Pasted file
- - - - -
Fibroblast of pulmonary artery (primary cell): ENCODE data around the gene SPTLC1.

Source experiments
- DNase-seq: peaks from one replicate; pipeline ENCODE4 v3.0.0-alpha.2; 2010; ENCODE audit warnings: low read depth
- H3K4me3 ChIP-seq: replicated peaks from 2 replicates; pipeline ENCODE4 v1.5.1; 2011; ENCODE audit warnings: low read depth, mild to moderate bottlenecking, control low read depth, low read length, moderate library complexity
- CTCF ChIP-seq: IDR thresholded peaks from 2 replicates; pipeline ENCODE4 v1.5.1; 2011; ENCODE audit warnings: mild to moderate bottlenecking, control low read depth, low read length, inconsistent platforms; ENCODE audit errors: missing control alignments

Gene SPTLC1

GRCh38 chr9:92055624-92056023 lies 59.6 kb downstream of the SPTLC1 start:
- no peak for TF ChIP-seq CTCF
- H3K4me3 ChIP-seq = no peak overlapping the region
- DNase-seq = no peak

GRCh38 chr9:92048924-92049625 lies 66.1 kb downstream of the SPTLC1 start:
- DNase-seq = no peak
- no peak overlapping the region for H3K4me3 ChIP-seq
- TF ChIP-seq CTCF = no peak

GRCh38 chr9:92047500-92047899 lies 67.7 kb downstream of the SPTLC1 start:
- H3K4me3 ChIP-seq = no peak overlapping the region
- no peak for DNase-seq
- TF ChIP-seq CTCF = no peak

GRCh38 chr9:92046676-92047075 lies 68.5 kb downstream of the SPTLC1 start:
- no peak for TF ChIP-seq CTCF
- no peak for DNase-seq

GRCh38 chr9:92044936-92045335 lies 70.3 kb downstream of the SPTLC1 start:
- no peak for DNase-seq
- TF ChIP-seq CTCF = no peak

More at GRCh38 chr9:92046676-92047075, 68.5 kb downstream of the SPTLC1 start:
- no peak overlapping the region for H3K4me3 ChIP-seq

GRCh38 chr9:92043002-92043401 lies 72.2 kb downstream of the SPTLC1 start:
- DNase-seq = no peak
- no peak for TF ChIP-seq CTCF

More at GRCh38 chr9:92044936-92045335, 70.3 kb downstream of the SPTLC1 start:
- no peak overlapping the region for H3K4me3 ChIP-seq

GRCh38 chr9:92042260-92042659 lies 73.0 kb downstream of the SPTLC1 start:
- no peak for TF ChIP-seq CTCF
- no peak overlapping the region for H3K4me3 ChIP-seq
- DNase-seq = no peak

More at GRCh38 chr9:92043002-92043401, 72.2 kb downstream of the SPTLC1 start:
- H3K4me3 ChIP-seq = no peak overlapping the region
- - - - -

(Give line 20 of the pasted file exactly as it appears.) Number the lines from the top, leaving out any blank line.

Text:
- no peak for TF ChIP-seq CTCF